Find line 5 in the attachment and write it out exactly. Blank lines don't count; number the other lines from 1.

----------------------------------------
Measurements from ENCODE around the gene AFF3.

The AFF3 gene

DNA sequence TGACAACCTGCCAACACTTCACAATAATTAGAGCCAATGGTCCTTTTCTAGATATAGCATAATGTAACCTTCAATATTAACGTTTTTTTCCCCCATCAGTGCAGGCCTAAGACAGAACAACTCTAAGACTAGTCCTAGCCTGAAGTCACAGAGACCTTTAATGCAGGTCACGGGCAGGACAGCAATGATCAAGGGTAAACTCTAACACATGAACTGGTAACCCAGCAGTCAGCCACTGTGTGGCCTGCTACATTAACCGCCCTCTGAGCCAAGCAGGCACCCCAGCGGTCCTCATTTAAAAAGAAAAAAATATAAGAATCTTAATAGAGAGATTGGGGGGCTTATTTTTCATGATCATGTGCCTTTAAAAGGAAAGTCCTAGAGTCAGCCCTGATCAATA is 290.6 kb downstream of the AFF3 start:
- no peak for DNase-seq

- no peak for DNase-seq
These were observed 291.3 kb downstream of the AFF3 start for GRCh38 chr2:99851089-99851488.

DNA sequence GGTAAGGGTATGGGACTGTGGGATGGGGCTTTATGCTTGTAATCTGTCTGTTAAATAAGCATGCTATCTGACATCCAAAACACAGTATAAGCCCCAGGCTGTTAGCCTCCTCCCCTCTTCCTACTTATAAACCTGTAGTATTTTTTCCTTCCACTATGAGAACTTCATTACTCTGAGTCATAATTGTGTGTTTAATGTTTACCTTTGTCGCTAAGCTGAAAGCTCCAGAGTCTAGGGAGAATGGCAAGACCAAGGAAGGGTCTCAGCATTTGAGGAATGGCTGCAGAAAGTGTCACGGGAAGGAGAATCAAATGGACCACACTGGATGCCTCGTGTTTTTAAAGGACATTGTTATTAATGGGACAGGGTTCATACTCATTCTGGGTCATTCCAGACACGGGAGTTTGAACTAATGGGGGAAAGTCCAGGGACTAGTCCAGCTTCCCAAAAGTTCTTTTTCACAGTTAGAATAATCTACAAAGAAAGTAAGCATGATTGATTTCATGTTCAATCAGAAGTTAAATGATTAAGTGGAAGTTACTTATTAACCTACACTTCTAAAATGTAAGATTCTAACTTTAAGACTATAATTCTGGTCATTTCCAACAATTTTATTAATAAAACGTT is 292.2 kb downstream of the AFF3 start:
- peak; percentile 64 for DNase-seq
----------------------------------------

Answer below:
- no peak for DNase-seq